On Sobriety.

Twenty years. One day at a time.

Image Courtesy of Unsplash.

Twenty years ago, two days before the New Year, I walked up Fairmount Boulevard in Cleveland Heights to Jane’s house. A month earlier, my friend Tina had informed me that Jane — a luminous light of a human — was sober. We had stood in Tina’s cold garage smoking, me with wine glass in hand, when I tearfully explained to her that I knew I had to quit drinking. She cried too as she had been prepping to give me her private intervention speech.

I had been a daily drinker since I was in my early 20s. By my mid 30s, I was struggling to hide my unwellness. I took medication for panic in the morning just to be able to leave the house. I would then drink coffee and smoke cigarettes until I had to take another pill, my adrenal system hijacking my fuel supply. Each night, I would drink. Some nights I w0uld black out. I still have dreams I have done something terrible only I can’t remember what it is.

Every single day I wanted it to be different. And every single day, I repeated the same actions. At some point, I became “sick and tired of being sick and tired.” I began to feel the embarrassment of public drunkenness, forgetting a nighttime conversation with a fellow parent, being the polar opposite of who I wanted to be. Somehow, I found the courage to take a step into a room I never, ever wanted to visit.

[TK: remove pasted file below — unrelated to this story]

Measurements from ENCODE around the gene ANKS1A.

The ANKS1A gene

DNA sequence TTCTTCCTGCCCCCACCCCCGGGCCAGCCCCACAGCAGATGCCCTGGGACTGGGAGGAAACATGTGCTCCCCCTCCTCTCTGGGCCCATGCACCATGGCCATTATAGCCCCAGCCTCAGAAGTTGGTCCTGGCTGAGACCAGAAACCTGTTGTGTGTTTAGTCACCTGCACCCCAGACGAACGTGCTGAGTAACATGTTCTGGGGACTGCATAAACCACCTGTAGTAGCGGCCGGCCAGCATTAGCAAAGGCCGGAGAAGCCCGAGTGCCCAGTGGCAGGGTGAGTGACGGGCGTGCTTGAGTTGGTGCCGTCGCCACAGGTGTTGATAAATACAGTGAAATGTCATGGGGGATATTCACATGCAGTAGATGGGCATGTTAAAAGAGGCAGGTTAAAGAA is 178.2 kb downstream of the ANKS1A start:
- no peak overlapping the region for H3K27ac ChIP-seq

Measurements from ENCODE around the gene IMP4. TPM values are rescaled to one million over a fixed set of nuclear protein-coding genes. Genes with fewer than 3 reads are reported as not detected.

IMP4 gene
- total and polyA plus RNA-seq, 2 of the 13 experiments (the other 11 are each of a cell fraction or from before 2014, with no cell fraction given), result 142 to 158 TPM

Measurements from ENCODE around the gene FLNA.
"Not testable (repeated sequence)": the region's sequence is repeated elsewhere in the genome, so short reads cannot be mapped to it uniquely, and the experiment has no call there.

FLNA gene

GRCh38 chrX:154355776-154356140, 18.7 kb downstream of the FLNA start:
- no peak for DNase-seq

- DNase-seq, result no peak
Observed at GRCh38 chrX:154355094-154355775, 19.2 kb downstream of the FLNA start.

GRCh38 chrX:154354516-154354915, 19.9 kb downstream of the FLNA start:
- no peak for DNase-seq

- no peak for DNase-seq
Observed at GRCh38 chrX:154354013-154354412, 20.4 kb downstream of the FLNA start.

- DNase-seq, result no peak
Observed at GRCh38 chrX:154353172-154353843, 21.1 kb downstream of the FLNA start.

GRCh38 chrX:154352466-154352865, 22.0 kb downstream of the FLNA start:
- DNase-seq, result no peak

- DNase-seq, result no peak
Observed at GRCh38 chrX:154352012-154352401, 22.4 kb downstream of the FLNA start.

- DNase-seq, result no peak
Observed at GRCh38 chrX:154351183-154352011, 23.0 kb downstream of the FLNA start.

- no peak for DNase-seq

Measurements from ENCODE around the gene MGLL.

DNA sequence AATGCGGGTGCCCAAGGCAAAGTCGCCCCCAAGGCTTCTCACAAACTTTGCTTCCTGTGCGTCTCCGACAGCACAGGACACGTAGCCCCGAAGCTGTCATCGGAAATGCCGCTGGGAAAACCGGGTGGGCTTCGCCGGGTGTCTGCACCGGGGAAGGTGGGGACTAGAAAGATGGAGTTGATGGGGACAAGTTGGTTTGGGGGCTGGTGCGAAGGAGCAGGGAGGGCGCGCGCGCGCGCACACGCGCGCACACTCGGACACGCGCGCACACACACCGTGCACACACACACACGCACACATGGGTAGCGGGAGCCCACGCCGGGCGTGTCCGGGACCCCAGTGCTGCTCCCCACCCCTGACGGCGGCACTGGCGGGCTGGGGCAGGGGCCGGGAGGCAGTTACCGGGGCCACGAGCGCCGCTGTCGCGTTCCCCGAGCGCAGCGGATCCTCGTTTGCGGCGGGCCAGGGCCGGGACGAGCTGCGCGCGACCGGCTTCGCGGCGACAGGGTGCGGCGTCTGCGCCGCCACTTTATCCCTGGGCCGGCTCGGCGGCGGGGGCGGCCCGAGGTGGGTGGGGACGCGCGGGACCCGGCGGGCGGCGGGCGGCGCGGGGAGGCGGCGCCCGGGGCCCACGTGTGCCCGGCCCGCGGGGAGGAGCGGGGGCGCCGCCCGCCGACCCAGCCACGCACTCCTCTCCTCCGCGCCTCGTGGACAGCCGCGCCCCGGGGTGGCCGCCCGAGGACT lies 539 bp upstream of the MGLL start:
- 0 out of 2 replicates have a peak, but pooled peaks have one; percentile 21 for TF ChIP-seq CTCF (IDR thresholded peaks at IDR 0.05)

On a cold winter’s morning, before my first meeting twelve-step meeting, Jane brought me in to her solarium sanctuary and told me a bunch of brilliant and hopeful things but the one I remember was this, delivered in a way that made me understand the words “beseeching” and “grace.”

There is so much love.

Then she took me to a meeting in a church basement, the second oldest women’s meeting in the world. Miraculously, I kept showing up. I cried for about a year of meetings and clenched my teeth the rest of the time. I started taking Pilates. I moved, I breathed, I did what I intended to do. For an addict, these are miraculous achievements.

I have so many tools now that I use to stay as healthy as I can. Movement, meditation, service work … these are all in the kit of parts I have put together for myself to stay relatively not-crazy. But it is so important to me that I don’t forget the addict part of myself … my inner slick trickster who made me believe that the best thing I could do any given day was to have another Jack Daniels or glass of wine.

I am one of the lucky ones. Michael was not. Jen was not. So many others who are sick and suffering are not.

So with immense gratitude, I offer myself to any of you who may need a hand. Every single good thing I have today is the direct result of this moment, twenty years ago. If I can help you in any way, please reach out.

I have added to Jane’s promise.

There is so much love.
There is so much fun.
There is so much laughter.
There is so much to do.

Ready?


Originally published at medium.com on December 22, 2016.

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